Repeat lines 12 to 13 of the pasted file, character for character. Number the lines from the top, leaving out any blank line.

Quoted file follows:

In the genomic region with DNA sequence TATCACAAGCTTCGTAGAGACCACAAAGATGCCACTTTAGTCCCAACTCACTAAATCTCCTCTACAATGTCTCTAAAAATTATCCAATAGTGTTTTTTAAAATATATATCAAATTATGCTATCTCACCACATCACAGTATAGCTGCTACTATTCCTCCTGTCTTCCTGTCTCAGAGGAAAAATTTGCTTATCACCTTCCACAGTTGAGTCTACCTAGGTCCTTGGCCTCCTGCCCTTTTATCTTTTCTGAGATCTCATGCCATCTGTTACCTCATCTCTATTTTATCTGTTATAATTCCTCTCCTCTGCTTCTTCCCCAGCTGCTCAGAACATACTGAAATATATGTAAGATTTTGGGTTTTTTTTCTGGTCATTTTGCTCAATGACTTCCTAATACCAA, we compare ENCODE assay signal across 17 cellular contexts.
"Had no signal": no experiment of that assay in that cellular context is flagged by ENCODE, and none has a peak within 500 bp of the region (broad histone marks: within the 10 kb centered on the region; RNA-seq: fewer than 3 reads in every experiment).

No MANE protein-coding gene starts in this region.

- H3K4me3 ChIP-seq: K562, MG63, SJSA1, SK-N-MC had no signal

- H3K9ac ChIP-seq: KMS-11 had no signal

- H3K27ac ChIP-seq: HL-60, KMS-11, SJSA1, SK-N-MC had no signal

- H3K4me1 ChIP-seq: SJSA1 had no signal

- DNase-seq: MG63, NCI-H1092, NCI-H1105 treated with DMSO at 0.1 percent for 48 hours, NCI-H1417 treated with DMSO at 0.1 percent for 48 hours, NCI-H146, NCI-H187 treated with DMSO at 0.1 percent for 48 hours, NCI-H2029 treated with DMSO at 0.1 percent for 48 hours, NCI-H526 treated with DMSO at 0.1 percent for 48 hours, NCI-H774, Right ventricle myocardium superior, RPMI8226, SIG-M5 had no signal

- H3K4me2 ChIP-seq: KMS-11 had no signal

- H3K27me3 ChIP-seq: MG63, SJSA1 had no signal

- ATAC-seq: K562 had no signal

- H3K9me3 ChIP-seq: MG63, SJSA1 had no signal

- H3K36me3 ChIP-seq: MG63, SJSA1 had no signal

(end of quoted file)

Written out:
- H3K9me3 ChIP-seq: MG63, SJSA1 had no signal

- H3K36me3 ChIP-seq: MG63, SJSA1 had no signal